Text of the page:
While the minimum essential standard of living is met by the State pension in certain circumstances, that is just one tiny cohort of people when we consider the range of social welfare supports provided. I acknowledge that social welfare rates play a role in lifting and keeping people out of poverty. However, many of today's rates are set below the poverty line and are nowhere near the minimum essential standard of living.

The Minister spoke about evidence, but there is no evidence used in the debate we have every year about a fiver for this group, a fiver for that group and nothing for the other group. It is not evidence-based and that is the problem. Therefore, we have this political football ahead of the budget every year and people are left with no certainty. That is why we need the core social welfare rates to be set against that minimum essential standard of living for evidence. I accept we have some of the highest social welfare rates in Europe, but we also have one of the highest cost of living rates in Europe.

In last year's budget, my priority was to target resources at the most vulnerable, which was why we increased the qualified child payments, the living alone allowance and the fuel allowance as well as making changes to the one-parent family payment. I also extended the hot school meals programme to an additional 35,000 children with 189 new schools benefiting. This year's budget will be framed as we continue, we hope, to emerge from the pandemic.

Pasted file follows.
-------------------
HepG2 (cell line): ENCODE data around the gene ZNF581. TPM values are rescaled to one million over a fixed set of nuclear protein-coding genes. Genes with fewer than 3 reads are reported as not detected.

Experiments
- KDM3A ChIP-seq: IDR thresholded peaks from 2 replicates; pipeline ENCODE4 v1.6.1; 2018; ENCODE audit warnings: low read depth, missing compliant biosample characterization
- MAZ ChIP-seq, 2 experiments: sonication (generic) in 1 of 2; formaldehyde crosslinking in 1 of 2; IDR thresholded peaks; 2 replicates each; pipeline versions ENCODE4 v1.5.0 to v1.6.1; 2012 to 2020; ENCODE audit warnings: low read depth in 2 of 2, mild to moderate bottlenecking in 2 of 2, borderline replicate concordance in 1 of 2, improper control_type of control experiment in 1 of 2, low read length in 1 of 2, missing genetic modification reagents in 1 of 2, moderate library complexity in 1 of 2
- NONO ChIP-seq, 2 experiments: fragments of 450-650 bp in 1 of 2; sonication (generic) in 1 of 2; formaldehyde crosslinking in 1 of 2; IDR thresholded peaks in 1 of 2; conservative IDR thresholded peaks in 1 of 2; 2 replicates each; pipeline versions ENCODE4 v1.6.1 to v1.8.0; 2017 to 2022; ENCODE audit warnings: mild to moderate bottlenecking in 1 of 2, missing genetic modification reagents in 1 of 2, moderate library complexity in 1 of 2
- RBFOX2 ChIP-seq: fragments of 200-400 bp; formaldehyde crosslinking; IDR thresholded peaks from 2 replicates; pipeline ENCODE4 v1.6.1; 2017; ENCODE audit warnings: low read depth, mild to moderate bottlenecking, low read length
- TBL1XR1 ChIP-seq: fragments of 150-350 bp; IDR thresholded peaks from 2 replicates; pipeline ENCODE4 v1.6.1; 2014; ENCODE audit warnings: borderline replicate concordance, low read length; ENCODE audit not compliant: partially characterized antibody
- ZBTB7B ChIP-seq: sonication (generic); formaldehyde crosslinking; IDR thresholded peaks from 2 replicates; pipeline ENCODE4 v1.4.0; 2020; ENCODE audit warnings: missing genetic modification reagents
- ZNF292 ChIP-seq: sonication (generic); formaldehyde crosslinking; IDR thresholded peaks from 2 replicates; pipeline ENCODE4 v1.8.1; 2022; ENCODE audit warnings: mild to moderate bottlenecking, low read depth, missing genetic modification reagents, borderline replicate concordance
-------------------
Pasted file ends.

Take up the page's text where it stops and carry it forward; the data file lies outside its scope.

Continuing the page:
The total expenditure on all Covid supports to date is more than €28 billion. Because of the sound economic decisions made by the previous Government, we were able to pump money into the economy during the pandemic. During the financial crisis, we needed to take the money out and it has been the opposite this time around, but that is also borrowed money and ultimately we will need to pay it back.

The survey on income and living, SILC, data for 2019 are the latest data available on poverty. The Minister did not mention that deprivation increased in 2019, which is alarming given that was all pre-Covid. I appreciate the previous budget contained targeted measures, but we need to start looking at core social welfare rates that have not moved in the past two budgets.